Speaking from his home in Bangladesh, he said: “If she at least admitted she made a mistake then I would feel sorry for her and other people would feel sorry for her, but she does not accept her wrong.”

Ms Begum caught on CCTV at Gatwick Airport (PA Media)

16 July 2020: The Court of Appeal rules that Ms Begum should be permitted to return to the UK in order to fairly contest the British government’s decision to revoke her citizenship. This ruling was appealed and sent to the Supreme Court.

26 February 2021: On February 26, the Supreme Court ruled unanimously against bringing Ms Begum back, thus reversing the previous decision.

15 September 2021: Ms Begum asks the British people for forgiveness in an interview with ITV. The now-22-year-old says that Isis’s killing of innocent people is “unjustifiable”.

She apologised for comments she had previously made to a BBC journalist about the Manchester Arena bombing. In 2019, she had claimed - when asked about the 2017 attack - that it was wrong to kill innocent people, but that Isis considered it justified as retaliation for coalition bombing of Isis-held areas.

She told ITV: “I do not believe that one evil justifies another evil. I don’t think that women and children should be killed for other people’s motives and for other people’s agendas.”

November 2022

Before the Special Immigration Appeals Commission (SIAC), Ms Begum’s counsel said: “Without seeking to investigate and determine, still less consider, whether she was a child victim of trafficking and whether there were failures by public authorities in the UK to prevent her being trafficked.”

Ms Begum has asked the British people for forgiveness (ABC News)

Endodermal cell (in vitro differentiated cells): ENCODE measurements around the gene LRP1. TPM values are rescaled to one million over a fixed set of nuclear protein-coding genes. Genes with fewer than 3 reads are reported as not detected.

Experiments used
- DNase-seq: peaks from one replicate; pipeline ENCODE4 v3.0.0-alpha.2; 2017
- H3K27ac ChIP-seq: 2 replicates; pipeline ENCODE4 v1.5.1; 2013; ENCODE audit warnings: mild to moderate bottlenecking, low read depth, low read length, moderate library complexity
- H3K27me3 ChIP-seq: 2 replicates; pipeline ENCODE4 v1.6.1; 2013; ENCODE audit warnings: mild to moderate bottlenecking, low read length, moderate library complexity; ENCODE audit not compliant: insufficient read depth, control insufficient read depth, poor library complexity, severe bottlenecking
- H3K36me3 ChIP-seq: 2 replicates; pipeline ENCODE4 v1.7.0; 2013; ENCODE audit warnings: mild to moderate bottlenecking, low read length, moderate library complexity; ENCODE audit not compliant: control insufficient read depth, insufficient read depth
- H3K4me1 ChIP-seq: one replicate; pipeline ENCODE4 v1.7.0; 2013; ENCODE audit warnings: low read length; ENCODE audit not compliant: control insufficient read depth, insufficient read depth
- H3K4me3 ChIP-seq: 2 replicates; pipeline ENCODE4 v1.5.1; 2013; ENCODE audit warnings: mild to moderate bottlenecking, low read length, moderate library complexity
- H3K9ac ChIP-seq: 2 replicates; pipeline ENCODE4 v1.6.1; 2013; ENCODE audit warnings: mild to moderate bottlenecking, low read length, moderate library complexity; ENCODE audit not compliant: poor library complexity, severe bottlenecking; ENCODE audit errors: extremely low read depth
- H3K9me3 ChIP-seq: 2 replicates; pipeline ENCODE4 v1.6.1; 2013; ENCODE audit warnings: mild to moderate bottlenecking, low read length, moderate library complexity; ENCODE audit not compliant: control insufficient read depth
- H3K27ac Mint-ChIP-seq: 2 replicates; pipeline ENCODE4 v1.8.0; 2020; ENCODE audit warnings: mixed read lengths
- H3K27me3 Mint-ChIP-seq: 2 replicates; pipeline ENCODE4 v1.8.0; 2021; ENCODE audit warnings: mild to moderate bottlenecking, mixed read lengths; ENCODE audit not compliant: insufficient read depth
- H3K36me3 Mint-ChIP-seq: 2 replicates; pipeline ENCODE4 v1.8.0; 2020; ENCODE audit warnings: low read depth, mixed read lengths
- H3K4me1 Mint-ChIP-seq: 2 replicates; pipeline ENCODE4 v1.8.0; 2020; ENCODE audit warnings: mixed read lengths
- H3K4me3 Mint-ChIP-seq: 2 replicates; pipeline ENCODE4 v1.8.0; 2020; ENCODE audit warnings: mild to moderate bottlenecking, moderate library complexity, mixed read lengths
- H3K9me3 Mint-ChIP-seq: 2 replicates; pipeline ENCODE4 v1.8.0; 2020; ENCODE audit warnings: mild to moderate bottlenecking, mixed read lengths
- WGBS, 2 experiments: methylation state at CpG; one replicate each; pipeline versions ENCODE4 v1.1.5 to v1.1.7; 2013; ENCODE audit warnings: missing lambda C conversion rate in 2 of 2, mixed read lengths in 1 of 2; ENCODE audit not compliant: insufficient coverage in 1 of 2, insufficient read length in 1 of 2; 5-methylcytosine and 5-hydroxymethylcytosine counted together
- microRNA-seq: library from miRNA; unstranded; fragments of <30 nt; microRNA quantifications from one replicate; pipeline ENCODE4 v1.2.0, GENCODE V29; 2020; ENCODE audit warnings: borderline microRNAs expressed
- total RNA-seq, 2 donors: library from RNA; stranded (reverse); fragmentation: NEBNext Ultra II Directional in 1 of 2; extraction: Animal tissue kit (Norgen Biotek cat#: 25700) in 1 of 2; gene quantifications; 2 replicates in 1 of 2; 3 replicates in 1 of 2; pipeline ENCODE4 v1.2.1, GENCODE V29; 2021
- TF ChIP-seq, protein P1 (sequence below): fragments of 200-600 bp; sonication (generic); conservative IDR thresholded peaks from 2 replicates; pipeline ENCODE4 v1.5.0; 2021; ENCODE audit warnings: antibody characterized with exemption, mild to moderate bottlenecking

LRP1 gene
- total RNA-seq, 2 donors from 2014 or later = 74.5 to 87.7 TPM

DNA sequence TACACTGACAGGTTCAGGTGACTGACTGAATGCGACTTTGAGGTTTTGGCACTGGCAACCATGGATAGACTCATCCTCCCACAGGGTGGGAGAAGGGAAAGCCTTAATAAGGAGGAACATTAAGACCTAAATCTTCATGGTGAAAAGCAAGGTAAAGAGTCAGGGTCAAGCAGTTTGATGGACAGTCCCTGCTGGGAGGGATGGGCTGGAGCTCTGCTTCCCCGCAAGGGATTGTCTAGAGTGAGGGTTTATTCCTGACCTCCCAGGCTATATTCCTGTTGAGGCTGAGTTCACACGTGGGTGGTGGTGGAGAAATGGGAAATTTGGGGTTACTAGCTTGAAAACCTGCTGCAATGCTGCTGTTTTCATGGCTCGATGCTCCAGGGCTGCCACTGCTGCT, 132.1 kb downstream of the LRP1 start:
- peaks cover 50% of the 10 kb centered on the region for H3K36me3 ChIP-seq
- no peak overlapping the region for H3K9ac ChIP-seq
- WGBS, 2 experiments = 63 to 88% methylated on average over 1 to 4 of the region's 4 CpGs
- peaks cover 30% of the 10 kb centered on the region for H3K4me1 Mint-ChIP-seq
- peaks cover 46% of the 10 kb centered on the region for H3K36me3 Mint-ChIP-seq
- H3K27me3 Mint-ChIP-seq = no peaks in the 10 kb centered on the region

January 2023

In the BBC podcast series, she said she understood public anger towards her but insisted she was not a “bad person”.

She said she accepted she was viewed “as a danger, as a risk”, but blamed her portrayal in the media.

February 22, 2023

Ms Begum lost her appeal in a SIAC court to overturn the government’s decision to strip her of her British citizenship.

October 2023

Ms Begum’s appeal against the loss of her British citizenship began in the Court of Appeal.

Begum’s team of barristers claim she was a victim of Isis propaganda and was groomed into terrorism.

Samantha Knights KC told the court the government had failed to consider the legal duties owed to Ms Begum as a potential victim of trafficking or as a result of “state failures” in her case.

Ms Begum pictured in 2001 in Roj Camp, where she was interred with other women who were members of Islamic State (Getty Images)

February 2024

Three judges dismissed Ms Begum‘s bid at the Court of Appeal.

Giving the ruling, Lady Chief Justice Baroness Carr said: “It could be argued the decision in Ms Begum‘s case was harsh. It could also be argued that Ms Begum is the author of her own misfortune.

“But it is not for this court to agree or disagree with either point of view. Our only task is to assess whether the deprivation decision was unlawful.

“We have concluded it was not and the appeal is dismissed.”

Ms Begum’s legal team promised they would continue to fight until she is “safely back home”.